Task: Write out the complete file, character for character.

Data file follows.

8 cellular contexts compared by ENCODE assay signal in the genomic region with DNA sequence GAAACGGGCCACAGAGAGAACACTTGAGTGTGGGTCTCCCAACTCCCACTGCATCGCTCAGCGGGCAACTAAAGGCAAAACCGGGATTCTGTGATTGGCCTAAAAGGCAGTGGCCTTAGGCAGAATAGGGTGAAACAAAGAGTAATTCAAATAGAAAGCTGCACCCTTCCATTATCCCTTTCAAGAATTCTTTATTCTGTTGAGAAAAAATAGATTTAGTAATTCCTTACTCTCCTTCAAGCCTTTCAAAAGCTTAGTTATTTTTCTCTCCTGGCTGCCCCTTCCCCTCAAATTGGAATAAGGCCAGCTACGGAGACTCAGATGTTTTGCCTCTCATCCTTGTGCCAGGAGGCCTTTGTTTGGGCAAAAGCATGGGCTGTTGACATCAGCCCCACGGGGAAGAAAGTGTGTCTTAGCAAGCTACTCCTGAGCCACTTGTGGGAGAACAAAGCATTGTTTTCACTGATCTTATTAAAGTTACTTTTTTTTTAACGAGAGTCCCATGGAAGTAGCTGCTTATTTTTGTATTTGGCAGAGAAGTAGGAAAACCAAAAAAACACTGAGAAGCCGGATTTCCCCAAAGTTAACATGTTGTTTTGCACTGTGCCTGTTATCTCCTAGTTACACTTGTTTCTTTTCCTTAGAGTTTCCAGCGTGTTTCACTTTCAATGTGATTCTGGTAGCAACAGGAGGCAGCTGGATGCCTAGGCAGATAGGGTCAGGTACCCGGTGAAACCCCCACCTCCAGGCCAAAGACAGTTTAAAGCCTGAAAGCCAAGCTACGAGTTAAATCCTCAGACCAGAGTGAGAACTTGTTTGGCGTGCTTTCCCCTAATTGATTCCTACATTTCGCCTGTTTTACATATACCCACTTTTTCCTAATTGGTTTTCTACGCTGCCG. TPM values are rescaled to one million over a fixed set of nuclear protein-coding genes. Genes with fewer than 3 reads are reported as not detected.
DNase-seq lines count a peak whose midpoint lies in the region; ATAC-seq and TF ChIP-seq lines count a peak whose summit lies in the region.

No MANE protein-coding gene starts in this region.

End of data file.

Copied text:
8 cellular contexts compared by ENCODE assay signal in the genomic region with DNA sequence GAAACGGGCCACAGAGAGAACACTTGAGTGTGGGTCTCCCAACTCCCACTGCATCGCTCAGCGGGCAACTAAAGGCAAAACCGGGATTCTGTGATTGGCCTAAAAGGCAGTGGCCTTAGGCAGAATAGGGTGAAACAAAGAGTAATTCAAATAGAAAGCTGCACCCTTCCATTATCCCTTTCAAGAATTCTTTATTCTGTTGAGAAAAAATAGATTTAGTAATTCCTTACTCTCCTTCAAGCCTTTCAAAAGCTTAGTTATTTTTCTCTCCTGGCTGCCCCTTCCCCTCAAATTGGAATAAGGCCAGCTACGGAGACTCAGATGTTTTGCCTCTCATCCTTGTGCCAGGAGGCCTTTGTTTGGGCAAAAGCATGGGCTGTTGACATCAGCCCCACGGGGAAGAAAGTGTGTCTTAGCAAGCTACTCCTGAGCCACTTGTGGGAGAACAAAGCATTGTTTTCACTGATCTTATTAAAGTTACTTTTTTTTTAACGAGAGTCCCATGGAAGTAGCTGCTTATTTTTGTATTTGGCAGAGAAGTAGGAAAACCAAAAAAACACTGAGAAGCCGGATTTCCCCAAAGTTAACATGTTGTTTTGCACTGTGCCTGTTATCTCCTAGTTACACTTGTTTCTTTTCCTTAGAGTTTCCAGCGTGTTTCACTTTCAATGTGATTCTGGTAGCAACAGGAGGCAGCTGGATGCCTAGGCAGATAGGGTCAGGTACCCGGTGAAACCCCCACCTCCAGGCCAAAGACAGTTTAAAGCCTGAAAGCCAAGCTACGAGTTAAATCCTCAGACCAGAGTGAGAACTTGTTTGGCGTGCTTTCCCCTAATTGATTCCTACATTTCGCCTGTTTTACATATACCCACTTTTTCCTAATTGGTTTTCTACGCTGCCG. TPM values are rescaled to one million over a fixed set of nuclear protein-coding genes. Genes with fewer than 3 reads are reported as not detected.
DNase-seq lines count a peak whose midpoint lies in the region; ATAC-seq and TF ChIP-seq lines count a peak whose summit lies in the region.

No MANE protein-coding gene starts in this region.